Saturday, October 30, 2010

Halloween party!

Nerds throw the best Halloween parties ever. :) Great music, awesome costumes beyond your standard vanilla fare, round after round of free drinks (thanks creepy kimono dude whose character I don't recognize!). Some very awesome costumes this year at the Comic Book Shoppe's annual Heroes and Villains Halloween party. Less anime than last year, more Justice League and steampunk. Costumes I can recall:
- the purple-haired girl from Scott Pilgrim
- Terminator (the T2 Arnie model, and a very hot chick doing the one from T3). The Terminator dude had awesome costume, was crazy tall and DJ'd to boot!
- Dark Phoenix (very hot costume, won third place I think?)
- Parallax
- Gumbo (another awesome costume)
- A couple of Marios, added bonus - one of them was a little person, a Princess Peach, and a Goombah.
- At least four Green Lanterns, but one of them may have been a cunning impression of Sheldon from Big Bang Theory doing a Green Lantern
- Speaking of Sheldon - the Doppler Effect Sheldon costume was awesome!
- Van Helsing (the Hugh Jackson version, not Anthony Hopkins version)
- A couple of Inuyasha characters I don't know the names of
- Batman crew was out in full force: two Batmans, two Catwomen (one was Michelle Pfeiffer - very cool costume, the other was 1950s Catwoman done by Shawna, also very cool costume), very hot Poison ivy, at least three Robins, one Joker (a girl doing the costume though), Penguin.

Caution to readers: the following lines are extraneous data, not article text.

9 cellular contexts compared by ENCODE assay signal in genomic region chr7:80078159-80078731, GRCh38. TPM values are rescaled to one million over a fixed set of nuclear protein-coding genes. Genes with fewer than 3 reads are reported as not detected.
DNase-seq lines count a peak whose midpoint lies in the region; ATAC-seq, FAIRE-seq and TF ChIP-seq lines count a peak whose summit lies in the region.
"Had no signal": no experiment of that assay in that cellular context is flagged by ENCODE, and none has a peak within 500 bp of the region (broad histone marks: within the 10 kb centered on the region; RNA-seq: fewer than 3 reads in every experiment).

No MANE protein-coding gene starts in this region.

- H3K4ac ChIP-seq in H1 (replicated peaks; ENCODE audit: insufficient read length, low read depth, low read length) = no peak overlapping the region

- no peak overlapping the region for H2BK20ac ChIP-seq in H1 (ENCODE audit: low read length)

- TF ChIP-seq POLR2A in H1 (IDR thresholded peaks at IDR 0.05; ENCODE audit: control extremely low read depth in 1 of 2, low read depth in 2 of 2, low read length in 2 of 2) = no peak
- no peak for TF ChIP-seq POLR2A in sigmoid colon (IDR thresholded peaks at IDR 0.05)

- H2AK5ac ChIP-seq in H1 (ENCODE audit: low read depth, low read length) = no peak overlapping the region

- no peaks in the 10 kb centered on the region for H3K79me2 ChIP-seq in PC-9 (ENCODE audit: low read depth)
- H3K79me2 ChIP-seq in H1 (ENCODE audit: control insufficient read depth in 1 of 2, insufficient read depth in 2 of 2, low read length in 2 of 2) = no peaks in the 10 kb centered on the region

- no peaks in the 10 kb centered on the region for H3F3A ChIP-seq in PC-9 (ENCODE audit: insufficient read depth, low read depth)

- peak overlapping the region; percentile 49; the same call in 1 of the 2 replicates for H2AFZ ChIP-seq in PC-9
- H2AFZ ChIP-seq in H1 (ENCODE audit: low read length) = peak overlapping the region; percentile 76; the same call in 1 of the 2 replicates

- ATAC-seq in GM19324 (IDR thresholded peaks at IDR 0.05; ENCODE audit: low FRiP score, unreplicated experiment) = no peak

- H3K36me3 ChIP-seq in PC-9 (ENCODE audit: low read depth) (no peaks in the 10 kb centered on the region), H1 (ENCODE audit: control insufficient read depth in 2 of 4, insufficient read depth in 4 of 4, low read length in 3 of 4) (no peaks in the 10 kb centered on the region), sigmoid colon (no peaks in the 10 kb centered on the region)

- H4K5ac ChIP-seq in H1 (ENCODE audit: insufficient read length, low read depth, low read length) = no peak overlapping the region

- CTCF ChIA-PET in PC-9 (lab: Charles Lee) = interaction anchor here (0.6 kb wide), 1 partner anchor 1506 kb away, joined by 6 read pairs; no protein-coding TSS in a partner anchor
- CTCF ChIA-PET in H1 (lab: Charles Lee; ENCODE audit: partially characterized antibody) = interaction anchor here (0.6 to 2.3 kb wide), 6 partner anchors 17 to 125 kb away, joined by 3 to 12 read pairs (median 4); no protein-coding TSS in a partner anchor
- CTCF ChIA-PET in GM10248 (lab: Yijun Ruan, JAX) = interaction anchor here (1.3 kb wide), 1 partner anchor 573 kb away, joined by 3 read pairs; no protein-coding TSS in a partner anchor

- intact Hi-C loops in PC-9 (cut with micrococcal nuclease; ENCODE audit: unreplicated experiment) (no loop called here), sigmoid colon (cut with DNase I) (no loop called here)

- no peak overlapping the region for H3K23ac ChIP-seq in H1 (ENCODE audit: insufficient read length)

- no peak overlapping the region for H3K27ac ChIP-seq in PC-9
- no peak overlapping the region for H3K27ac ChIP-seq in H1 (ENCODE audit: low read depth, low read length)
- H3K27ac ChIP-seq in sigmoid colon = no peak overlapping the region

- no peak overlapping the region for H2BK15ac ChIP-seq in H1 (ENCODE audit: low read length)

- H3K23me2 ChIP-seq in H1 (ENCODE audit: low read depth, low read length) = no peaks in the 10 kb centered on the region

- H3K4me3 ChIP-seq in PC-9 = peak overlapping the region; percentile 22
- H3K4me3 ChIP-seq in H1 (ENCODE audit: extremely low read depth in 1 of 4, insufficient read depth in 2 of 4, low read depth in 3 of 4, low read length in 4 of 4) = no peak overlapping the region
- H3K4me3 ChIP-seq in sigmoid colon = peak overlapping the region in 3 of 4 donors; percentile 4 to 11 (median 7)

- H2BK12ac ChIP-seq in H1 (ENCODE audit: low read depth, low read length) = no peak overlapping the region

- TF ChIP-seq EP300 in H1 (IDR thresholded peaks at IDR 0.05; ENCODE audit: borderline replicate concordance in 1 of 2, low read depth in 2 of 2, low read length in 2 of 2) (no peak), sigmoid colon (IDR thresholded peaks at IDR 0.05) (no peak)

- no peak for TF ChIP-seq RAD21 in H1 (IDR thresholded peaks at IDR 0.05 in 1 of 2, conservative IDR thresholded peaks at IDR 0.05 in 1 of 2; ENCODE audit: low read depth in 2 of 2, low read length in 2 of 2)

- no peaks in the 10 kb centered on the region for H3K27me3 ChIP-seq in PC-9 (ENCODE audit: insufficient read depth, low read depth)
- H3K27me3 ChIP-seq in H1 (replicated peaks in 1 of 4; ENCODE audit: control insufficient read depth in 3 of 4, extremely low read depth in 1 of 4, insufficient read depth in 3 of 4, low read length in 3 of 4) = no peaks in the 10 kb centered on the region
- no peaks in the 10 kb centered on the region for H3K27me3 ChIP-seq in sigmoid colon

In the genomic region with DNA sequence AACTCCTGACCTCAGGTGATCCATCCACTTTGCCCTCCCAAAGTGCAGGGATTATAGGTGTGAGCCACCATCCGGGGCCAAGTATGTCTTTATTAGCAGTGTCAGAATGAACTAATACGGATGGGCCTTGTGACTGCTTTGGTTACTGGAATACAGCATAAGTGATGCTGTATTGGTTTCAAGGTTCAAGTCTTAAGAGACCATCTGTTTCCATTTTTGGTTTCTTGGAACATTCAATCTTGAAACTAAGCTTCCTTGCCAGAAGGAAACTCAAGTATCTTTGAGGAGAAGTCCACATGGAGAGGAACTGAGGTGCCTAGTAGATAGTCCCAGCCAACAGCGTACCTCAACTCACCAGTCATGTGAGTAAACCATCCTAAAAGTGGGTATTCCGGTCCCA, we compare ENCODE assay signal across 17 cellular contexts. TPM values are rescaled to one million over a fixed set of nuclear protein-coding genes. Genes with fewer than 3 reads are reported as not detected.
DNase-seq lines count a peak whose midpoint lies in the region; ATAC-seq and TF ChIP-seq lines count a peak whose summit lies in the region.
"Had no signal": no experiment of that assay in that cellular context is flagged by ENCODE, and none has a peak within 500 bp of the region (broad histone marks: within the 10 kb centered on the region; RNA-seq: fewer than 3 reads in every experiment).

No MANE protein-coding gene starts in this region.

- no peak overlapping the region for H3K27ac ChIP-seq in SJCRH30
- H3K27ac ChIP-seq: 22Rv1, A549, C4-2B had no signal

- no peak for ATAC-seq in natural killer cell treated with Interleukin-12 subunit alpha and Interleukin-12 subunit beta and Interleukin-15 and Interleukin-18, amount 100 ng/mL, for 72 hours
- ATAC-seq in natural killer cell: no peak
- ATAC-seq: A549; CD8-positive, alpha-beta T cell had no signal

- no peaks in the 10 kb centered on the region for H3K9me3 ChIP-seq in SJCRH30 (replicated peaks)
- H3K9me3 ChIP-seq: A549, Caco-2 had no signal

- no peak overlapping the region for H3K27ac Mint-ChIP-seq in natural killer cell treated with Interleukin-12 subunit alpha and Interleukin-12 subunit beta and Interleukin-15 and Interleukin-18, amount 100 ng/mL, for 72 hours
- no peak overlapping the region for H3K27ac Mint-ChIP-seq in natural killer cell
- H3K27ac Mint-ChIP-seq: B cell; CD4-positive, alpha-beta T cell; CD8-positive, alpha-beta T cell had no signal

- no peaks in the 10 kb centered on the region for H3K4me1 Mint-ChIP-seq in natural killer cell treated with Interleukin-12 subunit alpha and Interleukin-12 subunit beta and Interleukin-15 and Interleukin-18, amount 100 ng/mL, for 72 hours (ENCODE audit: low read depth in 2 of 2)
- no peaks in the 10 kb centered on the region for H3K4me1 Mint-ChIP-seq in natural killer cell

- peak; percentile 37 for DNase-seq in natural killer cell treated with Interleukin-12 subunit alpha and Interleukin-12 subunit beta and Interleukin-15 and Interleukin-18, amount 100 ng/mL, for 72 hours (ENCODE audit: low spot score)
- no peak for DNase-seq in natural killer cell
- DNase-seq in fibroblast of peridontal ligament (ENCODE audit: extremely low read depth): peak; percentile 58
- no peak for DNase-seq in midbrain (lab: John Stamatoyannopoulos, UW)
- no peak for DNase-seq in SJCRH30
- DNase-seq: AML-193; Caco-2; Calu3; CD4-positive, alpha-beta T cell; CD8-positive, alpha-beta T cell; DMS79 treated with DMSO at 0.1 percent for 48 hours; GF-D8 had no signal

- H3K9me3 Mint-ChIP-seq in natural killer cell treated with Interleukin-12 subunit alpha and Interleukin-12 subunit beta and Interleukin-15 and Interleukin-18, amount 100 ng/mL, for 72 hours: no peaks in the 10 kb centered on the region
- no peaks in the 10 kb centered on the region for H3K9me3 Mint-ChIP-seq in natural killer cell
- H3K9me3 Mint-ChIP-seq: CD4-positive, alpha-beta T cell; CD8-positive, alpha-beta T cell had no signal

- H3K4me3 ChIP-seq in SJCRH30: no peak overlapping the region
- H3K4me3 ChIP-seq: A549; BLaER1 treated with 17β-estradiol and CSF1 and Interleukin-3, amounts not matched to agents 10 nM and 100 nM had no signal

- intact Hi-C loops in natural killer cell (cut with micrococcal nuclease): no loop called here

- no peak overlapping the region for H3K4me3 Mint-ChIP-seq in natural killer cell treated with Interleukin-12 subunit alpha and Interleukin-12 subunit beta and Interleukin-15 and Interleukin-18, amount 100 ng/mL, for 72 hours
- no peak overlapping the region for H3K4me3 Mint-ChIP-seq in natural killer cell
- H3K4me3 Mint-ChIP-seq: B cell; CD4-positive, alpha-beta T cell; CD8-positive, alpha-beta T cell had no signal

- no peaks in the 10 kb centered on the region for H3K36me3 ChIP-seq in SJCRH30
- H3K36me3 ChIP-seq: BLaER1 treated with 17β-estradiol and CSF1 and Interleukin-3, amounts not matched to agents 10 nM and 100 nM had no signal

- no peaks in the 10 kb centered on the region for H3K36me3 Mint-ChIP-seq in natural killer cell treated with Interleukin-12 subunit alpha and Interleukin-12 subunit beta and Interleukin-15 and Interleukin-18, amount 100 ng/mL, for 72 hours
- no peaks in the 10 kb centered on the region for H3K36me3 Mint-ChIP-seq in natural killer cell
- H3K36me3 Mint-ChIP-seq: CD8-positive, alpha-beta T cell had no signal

- A Superman, a Clark Kent reporter version, awesome Captain America version, a She-Hulk, Wonder Woman, I think a couple other DC characters.
- Wolverine, awesome Deadpool costume, Cyclops, Blade (very good costume, dude even had his hair cut and pattern-shaved like the character).
- One of the Ghostbusters, with a cool pack and the laser beam weapon capturing thingie that both lit up and had sounds and stuff.
- Randomly: Xena, Thor, band member of Dethklok, Jack Sparrow, a couple of ninjas, an Old Republic Storm trooper commando, and lots more.
- The prize for first place though went (very deservedly) to awesome Spy vs. Spy pair who had awesome costumes, props, and did skits. Very cool!

Blogger won't let me post images, so check my Facepage if you're on my friends list!

Tuesday, October 26, 2010

Reality is stranger than fiction